From education to employment

£2bn school and college funding shortfall revealed, as education associations write urgently to Conservative MPs

First fall in GDP
  • Analysis reveals Conservatives will miss their 2019 school funding manifesto commitment by £2bn
  • The average secondary school will need to cut around 5 teachers because of underfunding
  • Safety alert on school buildings on warning that current rebuilding programme will take over 400 years to complete

Thirteen national education associations have written an open letter to Conservative MPs this weekend, imploring them to keep the school funding crisis at the forefront of their minds as they vote for the next Prime Minister.

The letter reminds Conservative MPs of their manifesto commitment to restore real-terms funding for schools to 2010 levels but notes that current forecasts predict a £2bn shortfall by 2024.

It says: “We urge you to stand behind your party’s 2019 manifesto commitment by seeking the assurance of leadership candidates to deliver on your pledge to restore school and college funding to 2010-levels, should they become leader.”

Fresh analysis by the organisations reveals that:

  • an average primary school will be facing a £35-45k shortfall by September 2024, equating to two support staff or one teacher
  • an average secondary school will be facing a £200-250k shortfall by 2024, which would equate to around four to five teachers.

MPs are warned that these cuts will impact schools in their own constituencies.

The letter continues: “A funding shortfall of this scale cannot be absorbed by schools and colleges without severely impacting the quality of education. Put simply, they will not be able to afford to continue to provide the education that pupils and students deserve.”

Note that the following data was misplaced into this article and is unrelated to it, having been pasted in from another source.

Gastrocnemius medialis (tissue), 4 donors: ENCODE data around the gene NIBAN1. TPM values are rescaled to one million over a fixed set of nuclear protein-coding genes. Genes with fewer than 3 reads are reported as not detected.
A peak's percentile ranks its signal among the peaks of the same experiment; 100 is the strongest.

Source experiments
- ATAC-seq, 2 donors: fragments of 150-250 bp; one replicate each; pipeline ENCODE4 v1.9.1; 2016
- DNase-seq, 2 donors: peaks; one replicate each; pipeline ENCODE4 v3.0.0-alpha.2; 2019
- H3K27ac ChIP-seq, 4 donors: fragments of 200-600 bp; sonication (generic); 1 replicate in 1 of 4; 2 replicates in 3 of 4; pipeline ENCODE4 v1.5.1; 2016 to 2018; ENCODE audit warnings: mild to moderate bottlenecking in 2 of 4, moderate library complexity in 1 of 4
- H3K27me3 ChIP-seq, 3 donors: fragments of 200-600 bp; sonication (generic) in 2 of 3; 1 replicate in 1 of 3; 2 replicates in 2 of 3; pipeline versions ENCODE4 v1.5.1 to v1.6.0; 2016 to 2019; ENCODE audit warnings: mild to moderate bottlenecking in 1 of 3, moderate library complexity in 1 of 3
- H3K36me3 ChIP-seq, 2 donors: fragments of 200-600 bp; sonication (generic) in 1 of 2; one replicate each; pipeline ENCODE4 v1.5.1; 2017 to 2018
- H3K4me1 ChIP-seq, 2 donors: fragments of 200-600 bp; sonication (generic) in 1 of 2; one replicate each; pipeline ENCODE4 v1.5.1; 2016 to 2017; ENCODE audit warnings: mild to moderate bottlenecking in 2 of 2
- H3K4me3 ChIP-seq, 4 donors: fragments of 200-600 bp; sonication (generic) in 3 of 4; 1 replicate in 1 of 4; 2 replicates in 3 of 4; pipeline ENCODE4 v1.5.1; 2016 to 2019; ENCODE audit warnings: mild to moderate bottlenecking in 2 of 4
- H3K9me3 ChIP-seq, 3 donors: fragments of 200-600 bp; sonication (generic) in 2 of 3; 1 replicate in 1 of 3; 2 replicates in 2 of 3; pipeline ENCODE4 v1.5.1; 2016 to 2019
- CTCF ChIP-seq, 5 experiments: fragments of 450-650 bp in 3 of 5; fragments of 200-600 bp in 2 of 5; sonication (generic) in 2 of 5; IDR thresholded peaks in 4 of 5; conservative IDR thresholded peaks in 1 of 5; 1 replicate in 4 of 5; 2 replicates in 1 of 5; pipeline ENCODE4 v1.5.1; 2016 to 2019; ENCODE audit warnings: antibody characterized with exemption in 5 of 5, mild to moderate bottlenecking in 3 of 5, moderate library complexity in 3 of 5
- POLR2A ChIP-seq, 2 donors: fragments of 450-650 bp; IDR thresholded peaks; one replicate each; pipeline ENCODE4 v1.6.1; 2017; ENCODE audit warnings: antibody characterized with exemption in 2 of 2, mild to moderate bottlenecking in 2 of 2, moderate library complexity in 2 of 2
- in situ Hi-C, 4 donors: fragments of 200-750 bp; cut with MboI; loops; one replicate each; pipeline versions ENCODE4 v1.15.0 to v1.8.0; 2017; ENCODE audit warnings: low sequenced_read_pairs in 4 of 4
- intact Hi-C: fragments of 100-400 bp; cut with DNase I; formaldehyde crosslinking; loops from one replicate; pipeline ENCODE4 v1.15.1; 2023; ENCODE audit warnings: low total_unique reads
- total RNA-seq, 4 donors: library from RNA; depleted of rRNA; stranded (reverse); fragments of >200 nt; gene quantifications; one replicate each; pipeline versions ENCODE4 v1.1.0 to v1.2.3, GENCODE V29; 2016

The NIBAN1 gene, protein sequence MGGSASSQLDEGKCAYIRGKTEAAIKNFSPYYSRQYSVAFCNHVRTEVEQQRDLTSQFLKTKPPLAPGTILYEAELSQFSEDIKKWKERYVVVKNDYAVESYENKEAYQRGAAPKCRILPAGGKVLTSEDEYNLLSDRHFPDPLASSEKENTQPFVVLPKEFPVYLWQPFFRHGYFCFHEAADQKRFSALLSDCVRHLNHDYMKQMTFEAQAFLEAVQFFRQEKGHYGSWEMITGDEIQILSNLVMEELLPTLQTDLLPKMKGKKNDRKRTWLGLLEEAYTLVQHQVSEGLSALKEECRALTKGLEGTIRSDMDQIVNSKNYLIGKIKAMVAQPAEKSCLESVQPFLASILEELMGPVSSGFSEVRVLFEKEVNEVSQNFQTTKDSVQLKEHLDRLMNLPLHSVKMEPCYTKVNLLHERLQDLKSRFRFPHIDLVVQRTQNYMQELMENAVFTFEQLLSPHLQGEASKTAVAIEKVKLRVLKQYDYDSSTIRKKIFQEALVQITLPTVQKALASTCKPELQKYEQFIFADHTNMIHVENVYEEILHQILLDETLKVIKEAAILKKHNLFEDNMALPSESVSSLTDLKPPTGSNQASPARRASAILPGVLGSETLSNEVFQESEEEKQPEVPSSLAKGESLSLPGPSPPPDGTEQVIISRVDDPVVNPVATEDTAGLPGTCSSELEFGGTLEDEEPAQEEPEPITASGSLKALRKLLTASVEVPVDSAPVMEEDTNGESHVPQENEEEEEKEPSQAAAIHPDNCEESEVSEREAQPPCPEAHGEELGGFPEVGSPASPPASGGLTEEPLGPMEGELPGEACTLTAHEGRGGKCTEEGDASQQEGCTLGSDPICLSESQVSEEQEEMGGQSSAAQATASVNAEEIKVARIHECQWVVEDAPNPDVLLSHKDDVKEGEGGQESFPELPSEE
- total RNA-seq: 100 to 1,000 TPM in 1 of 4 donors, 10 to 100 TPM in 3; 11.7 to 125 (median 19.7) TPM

The School Cuts website will be relaunched in coming weeks, which will enable parents to see the likely impact of the financial crisis in their child’s own school.

The letter also draws attention to the worrying state of repair of schools up and down the country, stating: “There are now parts of the school estate that are in a dangerous state of repair. The rate of school rebuilding means buildings are expected to last for 400 years, raising significant safety concerns. Not only is capital investment in the school estate good for children it is good for the economy and can help the country return to growth”.

Conservative MPs are being urged to consider the impact of underfunding of schools and colleges on the life chances of children and young people, and to ask prospective candidates for leadership to commit to deliver on the 2019 manifesto commitment to return funding in real-terms to 2010 levels.

The letter ends: “Education has felt as if it is on the margins of political priorities. That must change. During the pandemic, our young people made enormous sacrifices to protect others. They will not forgive us if their life chances are further diminished.”

Letter in full:

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